THAT SPRING, ON the first of June, 1958, I was ordained in the chapel of the Madison Avenue Presbyterian Church, where some four and a half years earlier I had heard George Buttrick give the sermons that had started me on my way. I sat by myself in the front pew feeling awkward and unreal. Dr. Muilenburg preached on Elijah's handing his mantle over to Elisha. Dr. John Knox preached on two texts from Matthew. In one of them, Jesus commanded his disciples to go out into the world and proclaim the Gospel, Dr. Knox said, but in the other he told them that it would be better to have a millstone fastened around their necks and be drowned in the depths of the sea than to cause anyone who believed in him to sin. As I knelt there in the chancel with the hands of all the assembled ministers and elders heavy on my skull, I had no doubts, if I had ever had any before, that it was a risky as well as a holy trade that I had chosen.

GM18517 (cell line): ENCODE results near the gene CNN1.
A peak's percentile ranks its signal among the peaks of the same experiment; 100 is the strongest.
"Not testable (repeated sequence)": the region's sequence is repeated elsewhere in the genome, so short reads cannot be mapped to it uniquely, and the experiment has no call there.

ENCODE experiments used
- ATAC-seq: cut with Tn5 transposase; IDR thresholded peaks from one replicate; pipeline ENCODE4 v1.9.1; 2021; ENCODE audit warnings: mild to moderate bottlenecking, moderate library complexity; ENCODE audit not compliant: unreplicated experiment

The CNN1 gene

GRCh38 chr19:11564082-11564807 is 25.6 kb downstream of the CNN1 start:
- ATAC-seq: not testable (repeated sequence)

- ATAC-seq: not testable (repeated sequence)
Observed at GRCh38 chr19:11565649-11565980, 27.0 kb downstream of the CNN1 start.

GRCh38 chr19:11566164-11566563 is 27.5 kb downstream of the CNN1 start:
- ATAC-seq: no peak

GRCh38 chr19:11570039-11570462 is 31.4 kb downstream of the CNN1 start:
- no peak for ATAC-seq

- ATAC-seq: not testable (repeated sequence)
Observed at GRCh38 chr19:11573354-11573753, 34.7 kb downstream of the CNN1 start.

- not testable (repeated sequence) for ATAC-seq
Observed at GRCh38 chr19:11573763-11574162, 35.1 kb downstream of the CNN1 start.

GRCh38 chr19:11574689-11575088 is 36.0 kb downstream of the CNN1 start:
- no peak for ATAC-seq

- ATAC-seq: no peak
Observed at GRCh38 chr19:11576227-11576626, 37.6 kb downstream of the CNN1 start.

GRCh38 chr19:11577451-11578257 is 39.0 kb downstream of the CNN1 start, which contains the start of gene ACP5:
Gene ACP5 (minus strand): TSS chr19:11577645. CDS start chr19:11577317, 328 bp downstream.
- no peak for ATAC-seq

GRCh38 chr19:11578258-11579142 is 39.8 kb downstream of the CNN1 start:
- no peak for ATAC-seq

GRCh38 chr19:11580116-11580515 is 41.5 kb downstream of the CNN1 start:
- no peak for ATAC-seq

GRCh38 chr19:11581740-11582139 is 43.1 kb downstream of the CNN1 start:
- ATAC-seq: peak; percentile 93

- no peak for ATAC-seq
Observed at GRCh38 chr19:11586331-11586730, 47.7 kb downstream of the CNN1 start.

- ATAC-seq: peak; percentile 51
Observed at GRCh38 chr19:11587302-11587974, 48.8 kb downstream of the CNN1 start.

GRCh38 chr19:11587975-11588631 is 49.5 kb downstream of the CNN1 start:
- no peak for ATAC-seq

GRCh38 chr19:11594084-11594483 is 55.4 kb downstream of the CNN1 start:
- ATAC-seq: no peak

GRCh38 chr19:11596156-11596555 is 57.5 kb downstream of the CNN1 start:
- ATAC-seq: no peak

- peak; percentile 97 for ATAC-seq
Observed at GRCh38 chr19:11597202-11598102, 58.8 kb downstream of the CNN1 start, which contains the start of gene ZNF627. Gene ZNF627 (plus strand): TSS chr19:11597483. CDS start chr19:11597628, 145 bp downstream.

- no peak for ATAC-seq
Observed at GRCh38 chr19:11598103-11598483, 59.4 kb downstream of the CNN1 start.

- Originally published in Now and Then